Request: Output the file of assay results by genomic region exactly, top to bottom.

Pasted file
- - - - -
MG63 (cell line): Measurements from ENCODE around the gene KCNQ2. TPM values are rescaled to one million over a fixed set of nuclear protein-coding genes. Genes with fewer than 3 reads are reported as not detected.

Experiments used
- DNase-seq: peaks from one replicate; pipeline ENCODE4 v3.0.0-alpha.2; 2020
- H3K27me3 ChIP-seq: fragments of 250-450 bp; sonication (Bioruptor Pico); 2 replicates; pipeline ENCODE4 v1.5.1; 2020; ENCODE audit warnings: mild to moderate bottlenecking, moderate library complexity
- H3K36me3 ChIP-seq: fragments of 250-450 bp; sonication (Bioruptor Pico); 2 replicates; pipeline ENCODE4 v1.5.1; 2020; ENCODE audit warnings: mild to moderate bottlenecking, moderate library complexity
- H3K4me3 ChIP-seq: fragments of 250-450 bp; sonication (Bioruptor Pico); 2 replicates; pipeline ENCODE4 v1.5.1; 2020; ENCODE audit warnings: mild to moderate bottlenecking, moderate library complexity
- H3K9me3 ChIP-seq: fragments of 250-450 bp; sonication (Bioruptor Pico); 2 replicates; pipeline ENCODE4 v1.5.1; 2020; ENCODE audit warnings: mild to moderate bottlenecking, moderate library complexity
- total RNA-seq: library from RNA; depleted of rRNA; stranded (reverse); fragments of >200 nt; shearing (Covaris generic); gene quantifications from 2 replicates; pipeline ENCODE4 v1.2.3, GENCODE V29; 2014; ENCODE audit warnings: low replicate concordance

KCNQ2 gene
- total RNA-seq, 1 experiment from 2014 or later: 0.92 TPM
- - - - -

MG63 (cell line): Measurements from ENCODE around the gene KCNQ2. TPM values are rescaled to one million over a fixed set of nuclear protein-coding genes. Genes with fewer than 3 reads are reported as not detected.

Experiments used
- DNase-seq: peaks from one replicate; pipeline ENCODE4 v3.0.0-alpha.2; 2020
- H3K27me3 ChIP-seq: fragments of 250-450 bp; sonication (Bioruptor Pico); 2 replicates; pipeline ENCODE4 v1.5.1; 2020; ENCODE audit warnings: mild to moderate bottlenecking, moderate library complexity
- H3K36me3 ChIP-seq: fragments of 250-450 bp; sonication (Bioruptor Pico); 2 replicates; pipeline ENCODE4 v1.5.1; 2020; ENCODE audit warnings: mild to moderate bottlenecking, moderate library complexity
- H3K4me3 ChIP-seq: fragments of 250-450 bp; sonication (Bioruptor Pico); 2 replicates; pipeline ENCODE4 v1.5.1; 2020; ENCODE audit warnings: mild to moderate bottlenecking, moderate library complexity
- H3K9me3 ChIP-seq: fragments of 250-450 bp; sonication (Bioruptor Pico); 2 replicates; pipeline ENCODE4 v1.5.1; 2020; ENCODE audit warnings: mild to moderate bottlenecking, moderate library complexity
- total RNA-seq: library from RNA; depleted of rRNA; stranded (reverse); fragments of >200 nt; shearing (Covaris generic); gene quantifications from 2 replicates; pipeline ENCODE4 v1.2.3, GENCODE V29; 2014; ENCODE audit warnings: low replicate concordance

KCNQ2 gene
- total RNA-seq, 1 experiment from 2014 or later: 0.92 TPM